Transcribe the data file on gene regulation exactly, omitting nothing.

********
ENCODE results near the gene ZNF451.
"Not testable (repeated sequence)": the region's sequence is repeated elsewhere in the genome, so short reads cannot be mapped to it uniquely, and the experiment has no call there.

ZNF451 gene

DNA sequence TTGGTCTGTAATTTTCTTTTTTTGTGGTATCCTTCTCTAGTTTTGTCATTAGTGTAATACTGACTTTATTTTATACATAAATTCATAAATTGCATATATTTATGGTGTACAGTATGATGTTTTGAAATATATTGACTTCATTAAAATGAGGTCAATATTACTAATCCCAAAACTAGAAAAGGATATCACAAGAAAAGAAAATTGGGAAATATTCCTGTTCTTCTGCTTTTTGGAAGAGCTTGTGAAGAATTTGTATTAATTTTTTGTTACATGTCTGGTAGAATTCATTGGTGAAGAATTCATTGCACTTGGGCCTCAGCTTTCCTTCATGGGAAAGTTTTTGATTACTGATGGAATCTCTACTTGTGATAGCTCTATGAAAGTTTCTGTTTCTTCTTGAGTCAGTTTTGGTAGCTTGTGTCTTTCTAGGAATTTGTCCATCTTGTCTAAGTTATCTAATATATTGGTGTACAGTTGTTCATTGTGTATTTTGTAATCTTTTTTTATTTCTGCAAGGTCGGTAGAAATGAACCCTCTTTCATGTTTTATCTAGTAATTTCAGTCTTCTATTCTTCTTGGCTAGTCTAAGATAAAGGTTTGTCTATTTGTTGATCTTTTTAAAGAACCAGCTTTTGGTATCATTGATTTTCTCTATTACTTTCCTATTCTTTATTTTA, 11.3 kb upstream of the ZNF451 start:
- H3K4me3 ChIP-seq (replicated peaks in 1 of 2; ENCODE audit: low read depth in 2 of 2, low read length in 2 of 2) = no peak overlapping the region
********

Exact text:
ENCODE results near the gene ZNF451.
"Not testable (repeated sequence)": the region's sequence is repeated elsewhere in the genome, so short reads cannot be mapped to it uniquely, and the experiment has no call there.

ZNF451 gene

DNA sequence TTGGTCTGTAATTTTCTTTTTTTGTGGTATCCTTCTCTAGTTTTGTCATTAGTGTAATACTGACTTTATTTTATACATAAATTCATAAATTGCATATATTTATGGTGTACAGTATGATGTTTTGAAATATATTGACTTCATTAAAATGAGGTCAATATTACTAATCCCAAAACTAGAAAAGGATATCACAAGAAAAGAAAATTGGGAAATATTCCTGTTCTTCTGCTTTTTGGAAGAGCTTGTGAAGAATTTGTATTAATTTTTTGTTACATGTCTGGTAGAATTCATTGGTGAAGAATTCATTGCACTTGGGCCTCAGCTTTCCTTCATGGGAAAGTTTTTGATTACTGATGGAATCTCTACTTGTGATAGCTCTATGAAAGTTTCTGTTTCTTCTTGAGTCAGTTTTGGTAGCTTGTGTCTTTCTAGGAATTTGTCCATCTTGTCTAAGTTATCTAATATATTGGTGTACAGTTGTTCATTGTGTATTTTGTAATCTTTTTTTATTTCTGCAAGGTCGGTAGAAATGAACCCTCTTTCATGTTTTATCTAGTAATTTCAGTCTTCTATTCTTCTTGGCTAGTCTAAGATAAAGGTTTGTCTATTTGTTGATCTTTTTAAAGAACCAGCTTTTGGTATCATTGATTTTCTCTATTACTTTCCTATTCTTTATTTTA, 11.3 kb upstream of the ZNF451 start:
- H3K4me3 ChIP-seq (replicated peaks in 1 of 2; ENCODE audit: low read depth in 2 of 2, low read length in 2 of 2) = no peak overlapping the region